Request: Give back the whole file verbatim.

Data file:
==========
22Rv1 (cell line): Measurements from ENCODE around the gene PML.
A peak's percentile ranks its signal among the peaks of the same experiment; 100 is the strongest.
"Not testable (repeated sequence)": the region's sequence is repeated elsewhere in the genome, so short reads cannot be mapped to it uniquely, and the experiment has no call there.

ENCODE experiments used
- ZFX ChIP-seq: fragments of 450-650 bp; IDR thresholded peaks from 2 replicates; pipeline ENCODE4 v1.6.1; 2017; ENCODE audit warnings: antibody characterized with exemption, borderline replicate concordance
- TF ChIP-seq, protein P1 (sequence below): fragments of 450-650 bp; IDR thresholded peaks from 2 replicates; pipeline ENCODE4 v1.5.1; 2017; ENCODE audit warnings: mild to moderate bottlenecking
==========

22Rv1 (cell line): Measurements from ENCODE around the gene PML.
A peak's percentile ranks its signal among the peaks of the same experiment; 100 is the strongest.
"Not testable (repeated sequence)": the region's sequence is repeated elsewhere in the genome, so short reads cannot be mapped to it uniquely, and the experiment has no call there.

ENCODE experiments used
- ZFX ChIP-seq: fragments of 450-650 bp; IDR thresholded peaks from 2 replicates; pipeline ENCODE4 v1.6.1; 2017; ENCODE audit warnings: antibody characterized with exemption, borderline replicate concordance
- TF ChIP-seq, protein P1 (sequence below): fragments of 450-650 bp; IDR thresholded peaks from 2 replicates; pipeline ENCODE4 v1.5.1; 2017; ENCODE audit warnings: mild to moderate bottlenecking